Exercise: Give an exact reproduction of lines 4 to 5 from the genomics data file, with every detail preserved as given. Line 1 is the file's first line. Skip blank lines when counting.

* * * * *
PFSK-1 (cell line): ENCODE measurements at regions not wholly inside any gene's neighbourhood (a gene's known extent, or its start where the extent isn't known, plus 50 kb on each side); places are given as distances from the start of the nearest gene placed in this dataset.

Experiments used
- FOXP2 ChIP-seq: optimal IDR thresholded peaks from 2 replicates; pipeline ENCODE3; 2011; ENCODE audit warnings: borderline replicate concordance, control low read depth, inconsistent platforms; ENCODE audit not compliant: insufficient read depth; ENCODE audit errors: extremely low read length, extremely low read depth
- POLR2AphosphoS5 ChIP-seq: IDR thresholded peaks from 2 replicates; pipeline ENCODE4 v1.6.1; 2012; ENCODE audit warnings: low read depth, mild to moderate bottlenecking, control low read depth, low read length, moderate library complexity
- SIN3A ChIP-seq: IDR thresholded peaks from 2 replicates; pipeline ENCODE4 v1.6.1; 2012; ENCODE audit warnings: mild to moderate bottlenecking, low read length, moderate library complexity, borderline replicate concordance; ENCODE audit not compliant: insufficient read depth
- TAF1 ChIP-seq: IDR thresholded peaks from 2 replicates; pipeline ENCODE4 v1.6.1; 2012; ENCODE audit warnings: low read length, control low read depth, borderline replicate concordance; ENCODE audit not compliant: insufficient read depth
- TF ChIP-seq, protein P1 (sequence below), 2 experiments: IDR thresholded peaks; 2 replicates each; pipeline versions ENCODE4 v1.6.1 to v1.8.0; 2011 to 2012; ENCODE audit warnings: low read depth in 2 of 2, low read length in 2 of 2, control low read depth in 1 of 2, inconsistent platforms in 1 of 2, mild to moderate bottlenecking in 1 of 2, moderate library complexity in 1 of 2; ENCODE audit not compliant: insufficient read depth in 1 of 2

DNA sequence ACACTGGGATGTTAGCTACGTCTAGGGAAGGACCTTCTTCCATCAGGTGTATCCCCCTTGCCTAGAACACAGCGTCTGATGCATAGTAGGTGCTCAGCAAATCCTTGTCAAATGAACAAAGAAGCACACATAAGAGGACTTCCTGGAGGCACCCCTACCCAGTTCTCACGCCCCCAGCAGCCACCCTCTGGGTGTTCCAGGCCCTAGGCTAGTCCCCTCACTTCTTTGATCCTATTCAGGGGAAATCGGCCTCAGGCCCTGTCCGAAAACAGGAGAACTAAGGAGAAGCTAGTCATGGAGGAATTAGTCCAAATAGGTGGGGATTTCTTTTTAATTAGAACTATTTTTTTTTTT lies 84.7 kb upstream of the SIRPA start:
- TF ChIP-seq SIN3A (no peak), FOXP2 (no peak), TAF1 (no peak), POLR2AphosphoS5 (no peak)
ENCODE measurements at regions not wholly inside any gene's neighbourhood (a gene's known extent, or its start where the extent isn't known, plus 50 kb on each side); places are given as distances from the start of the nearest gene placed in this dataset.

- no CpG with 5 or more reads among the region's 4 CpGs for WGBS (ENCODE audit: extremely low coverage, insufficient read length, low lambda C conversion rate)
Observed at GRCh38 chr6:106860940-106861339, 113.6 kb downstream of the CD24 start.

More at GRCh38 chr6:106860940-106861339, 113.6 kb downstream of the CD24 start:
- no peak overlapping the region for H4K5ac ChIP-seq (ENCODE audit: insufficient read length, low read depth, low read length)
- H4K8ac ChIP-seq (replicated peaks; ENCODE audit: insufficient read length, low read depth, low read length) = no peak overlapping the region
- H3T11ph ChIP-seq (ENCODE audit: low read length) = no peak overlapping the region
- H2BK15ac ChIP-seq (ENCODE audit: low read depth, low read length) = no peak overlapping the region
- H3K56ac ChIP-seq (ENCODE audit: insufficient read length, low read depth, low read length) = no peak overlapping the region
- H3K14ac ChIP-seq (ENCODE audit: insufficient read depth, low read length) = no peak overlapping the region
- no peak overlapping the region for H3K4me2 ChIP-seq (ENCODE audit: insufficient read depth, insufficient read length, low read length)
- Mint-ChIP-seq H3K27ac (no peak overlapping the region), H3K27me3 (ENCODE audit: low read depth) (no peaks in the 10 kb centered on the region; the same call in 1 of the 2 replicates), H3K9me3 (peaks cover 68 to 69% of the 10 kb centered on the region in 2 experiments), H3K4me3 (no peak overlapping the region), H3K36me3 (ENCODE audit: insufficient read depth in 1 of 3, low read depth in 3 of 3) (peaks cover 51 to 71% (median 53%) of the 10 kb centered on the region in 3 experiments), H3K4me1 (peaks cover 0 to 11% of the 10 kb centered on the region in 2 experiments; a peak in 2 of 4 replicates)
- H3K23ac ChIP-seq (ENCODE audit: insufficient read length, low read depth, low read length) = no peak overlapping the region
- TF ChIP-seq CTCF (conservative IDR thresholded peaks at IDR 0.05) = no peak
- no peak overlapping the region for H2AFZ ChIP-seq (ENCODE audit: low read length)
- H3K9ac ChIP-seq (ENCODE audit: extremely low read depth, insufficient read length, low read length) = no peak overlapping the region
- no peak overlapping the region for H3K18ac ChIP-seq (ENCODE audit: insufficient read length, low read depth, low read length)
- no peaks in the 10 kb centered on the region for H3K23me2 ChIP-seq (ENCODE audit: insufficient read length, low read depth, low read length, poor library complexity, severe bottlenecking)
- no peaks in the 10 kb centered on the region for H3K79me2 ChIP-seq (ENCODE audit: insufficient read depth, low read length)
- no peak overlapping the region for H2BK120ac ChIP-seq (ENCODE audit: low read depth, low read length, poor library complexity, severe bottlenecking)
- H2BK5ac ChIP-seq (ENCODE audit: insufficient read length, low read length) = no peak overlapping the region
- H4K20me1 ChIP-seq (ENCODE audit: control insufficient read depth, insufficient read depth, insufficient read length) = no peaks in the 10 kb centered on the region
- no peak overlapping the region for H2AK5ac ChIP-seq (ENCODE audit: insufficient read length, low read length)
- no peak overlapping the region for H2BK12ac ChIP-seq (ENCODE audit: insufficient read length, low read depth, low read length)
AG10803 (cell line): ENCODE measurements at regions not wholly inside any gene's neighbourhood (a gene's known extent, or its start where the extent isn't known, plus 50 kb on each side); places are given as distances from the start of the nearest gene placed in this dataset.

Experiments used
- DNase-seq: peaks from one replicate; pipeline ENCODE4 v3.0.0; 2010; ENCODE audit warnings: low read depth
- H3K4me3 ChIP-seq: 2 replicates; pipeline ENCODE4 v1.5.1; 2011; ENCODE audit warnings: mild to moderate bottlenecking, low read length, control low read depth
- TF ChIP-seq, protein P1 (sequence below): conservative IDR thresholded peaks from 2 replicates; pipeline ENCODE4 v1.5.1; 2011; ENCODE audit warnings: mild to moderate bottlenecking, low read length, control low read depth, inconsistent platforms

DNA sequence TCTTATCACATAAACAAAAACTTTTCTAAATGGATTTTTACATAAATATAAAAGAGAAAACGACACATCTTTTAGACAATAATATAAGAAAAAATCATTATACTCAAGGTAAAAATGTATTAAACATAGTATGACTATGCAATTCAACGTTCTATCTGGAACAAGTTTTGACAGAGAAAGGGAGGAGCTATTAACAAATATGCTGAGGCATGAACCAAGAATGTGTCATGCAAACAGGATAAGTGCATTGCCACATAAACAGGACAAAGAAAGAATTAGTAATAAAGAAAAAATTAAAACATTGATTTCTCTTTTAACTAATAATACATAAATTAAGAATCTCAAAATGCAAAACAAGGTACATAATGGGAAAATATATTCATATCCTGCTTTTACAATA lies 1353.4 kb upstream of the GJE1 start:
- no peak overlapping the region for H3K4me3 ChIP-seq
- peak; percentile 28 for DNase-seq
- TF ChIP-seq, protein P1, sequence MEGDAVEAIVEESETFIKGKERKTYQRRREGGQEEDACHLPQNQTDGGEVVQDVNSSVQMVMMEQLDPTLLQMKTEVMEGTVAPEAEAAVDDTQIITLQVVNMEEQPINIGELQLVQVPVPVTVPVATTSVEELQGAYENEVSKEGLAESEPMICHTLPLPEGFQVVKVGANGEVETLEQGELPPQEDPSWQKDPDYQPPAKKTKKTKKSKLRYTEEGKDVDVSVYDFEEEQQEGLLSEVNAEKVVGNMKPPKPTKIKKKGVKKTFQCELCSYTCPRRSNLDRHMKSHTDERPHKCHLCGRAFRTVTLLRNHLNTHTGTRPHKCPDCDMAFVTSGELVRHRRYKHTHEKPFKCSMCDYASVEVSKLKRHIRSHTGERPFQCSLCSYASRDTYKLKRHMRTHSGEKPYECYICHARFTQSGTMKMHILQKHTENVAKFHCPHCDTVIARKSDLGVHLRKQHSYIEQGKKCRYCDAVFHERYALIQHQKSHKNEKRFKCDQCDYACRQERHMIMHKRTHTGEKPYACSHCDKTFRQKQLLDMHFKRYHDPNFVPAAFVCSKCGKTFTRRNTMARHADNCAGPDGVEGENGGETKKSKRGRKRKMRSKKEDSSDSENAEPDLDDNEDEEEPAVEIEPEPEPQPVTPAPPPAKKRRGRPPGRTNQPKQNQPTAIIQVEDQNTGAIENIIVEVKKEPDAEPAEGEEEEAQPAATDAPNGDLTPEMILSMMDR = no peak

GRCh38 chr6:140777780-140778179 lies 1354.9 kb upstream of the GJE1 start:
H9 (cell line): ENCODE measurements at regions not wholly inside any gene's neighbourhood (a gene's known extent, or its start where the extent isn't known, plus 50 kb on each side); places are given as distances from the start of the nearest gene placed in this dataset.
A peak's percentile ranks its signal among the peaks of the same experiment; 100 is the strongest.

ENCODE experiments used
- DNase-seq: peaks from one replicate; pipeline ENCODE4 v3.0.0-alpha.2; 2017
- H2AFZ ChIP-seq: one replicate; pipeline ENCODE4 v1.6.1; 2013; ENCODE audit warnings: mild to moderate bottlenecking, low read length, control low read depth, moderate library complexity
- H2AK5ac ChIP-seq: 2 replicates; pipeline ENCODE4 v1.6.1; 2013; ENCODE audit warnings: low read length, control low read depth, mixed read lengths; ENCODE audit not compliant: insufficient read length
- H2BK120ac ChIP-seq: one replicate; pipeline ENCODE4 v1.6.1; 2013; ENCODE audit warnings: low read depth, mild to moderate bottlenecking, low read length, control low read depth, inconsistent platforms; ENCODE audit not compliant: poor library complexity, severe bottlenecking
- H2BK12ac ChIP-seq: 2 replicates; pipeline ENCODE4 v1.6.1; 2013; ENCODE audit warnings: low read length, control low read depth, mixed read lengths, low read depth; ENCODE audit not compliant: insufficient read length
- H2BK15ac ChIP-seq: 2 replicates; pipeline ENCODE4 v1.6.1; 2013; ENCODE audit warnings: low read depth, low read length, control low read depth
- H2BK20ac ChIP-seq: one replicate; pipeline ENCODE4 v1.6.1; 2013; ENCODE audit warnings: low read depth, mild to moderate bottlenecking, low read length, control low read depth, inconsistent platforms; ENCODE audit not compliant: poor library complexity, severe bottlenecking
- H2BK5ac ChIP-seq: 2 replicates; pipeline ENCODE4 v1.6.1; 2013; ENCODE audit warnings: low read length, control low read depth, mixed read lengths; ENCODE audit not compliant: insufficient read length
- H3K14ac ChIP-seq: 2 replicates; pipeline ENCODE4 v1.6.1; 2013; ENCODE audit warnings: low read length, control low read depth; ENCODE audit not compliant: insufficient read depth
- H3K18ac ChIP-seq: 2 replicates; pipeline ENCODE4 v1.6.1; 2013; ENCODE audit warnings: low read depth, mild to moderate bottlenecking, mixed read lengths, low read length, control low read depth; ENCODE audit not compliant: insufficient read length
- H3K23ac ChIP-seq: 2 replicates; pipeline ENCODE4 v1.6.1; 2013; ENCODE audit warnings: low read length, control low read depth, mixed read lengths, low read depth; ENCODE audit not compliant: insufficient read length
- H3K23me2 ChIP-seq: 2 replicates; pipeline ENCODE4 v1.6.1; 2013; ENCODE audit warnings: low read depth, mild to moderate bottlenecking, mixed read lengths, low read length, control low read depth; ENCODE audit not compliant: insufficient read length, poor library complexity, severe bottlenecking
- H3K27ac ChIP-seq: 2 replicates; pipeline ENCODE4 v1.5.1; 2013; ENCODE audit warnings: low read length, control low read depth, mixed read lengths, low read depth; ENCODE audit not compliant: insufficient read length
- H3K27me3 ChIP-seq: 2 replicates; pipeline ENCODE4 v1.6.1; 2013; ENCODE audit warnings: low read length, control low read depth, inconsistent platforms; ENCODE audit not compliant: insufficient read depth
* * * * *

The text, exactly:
- POLR2AphosphoS5 ChIP-seq: IDR thresholded peaks from 2 replicates; pipeline ENCODE4 v1.6.1; 2012; ENCODE audit warnings: low read depth, mild to moderate bottlenecking, control low read depth, low read length, moderate library complexity
- SIN3A ChIP-seq: IDR thresholded peaks from 2 replicates; pipeline ENCODE4 v1.6.1; 2012; ENCODE audit warnings: mild to moderate bottlenecking, low read length, moderate library complexity, borderline replicate concordance; ENCODE audit not compliant: insufficient read depth